Jefford Vahlbusch told the Appalachian he simply "got tired of listening to female students say freshman. It just didn't seem to be right that we didn't have a non-gender specific way of talking about college students."
At that time a few years back, Vahlbusch was director of the University Honors Program at the University of Wisconsin-Eau Claire, and he told the paper he was searching for "a non-sexist way to talk about freshmen."
Vahlbusch told the Appalachian he began using "freshmore" instead — as it eliminates that problematic "man" or "men" suffix, thereby becoming non-gender specific.
"I just started using [freshmore] and encouraging students, prospective students, and parents to use it, and it kind of caught on," he told the paper.
Have 'freshmore' will travel
When Vahlbusch was named dean of the Honors College at Appalachian State University in July 2017, he brought "freshmore" with him.
And while the paper said it hasn't become a universal term on the Boone, North Carolina, campus, the new dean noted that Honors College students and faculty have embraced "freshmore."
"I think that certainly the freshmore class this year is using it more often," Vahlbusch added to the Appalachian, noting also that "it's something that people have found fun and useful at the same time."
He noted that while "it would be interesting" to try using "freshmore" on an "institutional scale, but I don't know that mandating it is necessarily the way to go. I like change that comes from below, rather than change that comes from above."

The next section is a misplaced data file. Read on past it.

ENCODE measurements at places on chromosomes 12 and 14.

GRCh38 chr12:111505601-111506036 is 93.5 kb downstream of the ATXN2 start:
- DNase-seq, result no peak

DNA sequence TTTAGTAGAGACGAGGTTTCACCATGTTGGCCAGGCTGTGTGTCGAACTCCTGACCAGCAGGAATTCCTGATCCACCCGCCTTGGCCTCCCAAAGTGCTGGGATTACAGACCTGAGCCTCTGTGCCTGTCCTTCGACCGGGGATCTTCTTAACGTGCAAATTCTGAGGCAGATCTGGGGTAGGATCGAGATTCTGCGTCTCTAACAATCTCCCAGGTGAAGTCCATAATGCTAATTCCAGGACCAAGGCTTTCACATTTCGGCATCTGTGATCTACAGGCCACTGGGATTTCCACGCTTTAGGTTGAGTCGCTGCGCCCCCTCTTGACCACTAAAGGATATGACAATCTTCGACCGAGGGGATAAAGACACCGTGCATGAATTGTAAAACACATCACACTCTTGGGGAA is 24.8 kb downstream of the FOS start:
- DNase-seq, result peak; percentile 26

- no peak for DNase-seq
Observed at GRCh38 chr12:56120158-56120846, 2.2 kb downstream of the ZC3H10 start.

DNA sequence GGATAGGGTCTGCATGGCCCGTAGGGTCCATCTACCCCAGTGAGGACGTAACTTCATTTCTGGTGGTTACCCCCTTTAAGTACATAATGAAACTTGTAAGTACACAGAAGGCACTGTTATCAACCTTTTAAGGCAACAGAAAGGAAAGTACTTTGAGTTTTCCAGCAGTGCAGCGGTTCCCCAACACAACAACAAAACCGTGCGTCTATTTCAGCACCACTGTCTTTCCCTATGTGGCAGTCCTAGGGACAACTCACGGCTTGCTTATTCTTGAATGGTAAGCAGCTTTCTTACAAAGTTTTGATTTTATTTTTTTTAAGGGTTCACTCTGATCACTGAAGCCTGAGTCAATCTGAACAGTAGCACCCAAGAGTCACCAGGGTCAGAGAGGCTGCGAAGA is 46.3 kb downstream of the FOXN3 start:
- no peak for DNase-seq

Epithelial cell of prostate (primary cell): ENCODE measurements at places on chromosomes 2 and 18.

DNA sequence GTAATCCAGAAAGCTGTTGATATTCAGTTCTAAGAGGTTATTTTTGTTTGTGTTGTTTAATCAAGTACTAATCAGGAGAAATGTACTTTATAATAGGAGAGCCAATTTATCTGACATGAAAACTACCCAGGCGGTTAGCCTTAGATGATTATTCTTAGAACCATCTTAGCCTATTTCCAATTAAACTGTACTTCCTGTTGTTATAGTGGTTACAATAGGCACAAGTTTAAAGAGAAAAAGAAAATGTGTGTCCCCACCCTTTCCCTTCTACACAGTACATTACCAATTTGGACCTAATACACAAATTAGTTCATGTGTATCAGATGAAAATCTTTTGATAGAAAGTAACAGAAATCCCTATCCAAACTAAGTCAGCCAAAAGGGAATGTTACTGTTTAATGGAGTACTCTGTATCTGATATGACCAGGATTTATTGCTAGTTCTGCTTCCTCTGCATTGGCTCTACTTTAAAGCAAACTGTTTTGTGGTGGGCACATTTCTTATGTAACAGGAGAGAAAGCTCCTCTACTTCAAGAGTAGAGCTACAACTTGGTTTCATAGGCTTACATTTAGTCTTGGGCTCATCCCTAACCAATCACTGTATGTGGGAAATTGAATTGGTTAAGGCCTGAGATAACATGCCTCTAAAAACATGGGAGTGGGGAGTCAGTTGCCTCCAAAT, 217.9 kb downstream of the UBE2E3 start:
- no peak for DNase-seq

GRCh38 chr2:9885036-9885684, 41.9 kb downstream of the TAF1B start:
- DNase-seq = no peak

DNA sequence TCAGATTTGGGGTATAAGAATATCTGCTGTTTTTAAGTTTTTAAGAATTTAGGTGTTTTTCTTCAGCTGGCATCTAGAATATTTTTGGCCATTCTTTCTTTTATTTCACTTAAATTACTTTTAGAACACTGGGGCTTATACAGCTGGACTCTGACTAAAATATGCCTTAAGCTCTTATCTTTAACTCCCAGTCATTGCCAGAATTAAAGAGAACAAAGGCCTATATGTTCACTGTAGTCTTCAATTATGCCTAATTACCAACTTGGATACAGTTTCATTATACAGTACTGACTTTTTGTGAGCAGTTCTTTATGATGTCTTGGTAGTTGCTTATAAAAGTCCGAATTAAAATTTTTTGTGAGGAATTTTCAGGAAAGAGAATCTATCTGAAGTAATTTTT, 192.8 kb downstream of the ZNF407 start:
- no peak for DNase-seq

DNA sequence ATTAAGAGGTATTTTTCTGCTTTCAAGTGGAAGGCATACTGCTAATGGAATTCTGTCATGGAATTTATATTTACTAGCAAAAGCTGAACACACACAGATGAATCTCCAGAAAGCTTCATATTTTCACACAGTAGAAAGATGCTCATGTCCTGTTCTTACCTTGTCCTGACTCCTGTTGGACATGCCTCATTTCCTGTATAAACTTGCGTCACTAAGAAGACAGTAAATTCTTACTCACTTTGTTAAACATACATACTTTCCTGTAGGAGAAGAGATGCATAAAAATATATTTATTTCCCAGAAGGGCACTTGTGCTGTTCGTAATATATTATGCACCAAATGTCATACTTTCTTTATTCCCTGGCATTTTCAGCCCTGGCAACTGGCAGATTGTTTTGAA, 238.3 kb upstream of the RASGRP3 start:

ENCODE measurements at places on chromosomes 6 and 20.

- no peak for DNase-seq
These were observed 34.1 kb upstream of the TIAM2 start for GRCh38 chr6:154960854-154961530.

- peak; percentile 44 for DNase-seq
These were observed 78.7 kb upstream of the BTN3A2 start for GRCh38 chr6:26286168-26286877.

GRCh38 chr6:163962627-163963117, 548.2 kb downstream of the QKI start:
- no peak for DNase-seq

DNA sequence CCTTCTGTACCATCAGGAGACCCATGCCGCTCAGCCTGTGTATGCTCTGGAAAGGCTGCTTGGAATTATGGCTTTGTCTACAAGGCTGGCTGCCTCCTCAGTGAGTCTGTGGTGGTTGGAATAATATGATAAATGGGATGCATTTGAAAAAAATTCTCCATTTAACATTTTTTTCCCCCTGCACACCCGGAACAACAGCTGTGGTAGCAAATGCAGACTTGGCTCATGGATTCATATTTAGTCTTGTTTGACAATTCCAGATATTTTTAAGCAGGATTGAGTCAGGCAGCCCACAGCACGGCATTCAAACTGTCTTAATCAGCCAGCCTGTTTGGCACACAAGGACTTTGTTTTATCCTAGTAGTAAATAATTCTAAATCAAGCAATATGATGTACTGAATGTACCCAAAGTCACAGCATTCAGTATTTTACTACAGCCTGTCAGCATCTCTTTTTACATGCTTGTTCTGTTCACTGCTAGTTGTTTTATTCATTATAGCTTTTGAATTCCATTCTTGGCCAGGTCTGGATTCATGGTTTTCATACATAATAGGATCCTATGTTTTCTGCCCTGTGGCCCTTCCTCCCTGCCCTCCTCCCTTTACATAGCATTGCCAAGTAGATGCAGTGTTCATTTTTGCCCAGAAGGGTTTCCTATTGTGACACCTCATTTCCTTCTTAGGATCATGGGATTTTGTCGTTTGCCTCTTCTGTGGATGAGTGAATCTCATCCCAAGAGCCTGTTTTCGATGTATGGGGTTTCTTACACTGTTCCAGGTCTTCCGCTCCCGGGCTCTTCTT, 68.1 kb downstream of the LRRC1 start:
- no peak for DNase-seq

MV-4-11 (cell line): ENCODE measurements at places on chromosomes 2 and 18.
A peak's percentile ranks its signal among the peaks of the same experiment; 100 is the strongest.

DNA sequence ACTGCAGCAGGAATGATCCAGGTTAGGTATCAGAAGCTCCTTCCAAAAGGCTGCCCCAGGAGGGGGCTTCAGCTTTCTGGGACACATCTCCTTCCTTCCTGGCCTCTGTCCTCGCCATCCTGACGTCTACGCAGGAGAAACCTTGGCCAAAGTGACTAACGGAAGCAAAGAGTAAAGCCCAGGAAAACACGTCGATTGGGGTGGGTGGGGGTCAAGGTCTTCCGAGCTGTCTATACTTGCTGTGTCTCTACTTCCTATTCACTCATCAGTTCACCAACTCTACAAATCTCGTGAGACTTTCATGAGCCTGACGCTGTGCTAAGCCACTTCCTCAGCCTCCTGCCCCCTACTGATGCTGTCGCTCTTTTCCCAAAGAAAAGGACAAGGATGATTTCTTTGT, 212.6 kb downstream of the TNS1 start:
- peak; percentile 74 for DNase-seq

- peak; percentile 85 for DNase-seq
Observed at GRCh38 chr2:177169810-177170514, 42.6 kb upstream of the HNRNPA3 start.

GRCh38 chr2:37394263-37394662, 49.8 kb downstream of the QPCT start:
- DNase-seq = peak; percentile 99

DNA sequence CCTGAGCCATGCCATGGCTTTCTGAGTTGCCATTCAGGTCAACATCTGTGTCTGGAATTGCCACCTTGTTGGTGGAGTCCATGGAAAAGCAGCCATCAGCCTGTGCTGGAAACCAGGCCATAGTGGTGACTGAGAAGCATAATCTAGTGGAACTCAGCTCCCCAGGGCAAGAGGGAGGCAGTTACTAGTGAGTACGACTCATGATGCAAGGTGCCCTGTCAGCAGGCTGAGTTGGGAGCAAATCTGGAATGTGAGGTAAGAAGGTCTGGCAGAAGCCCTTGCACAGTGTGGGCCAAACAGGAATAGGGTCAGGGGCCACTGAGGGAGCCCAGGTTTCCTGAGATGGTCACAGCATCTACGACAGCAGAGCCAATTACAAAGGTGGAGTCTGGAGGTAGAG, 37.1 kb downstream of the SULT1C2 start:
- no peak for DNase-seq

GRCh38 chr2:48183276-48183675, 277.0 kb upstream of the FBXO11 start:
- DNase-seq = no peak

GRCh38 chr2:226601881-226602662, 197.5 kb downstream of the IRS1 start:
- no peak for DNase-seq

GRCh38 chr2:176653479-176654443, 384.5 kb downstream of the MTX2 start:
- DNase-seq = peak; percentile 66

What did one student have to say about 'freshmore'?
First-year Honors College student Marlen Cardenas told the paper she appreciates the sentiment behind using "freshmore."
"I don't mind being called a freshman," Cardenas added to the Appalachian, "but it's nice that they're making an effort to make sure everyone feels included."
What happened at an administrators' meeting?
Vahlbusch told the paper someone uttered the word "freshmen" during a high-level administrative meeting, and that person apologized for not having a better word to use.
"I think that we are really all rewarded when we strive for inclusive language and inclusive practice," Vahlbusch added to the Appalachian.
'The power of language'
Vahlbusch told the paper using a term like "freshmore" demonstrates awareness of language's power.
"We have women and men as college students," he told the Appalachian, "and I think having a non-gender specific way of talking about them, of addressing them, just shows that we're aware of the power of language."
Other meanings apparently connected to 'freshmore'
Um, about that "power of language" concern, the College Fix said "freshmore" has been to describe a student who didn't do well enough in first-year classes to take all the sophomore classes — so that student ends up taking first-year and second-year courses to catch up.
Indeed, the Urban Dictionary defines "freshmore" as a "student in his/her second year of high school who has failed too many classes to be considered a sophomore."
It isn't clear if Vahlbusch or the Honors College is aware of the not-so-auspicious roots of "freshmore," but we'll stay tuned.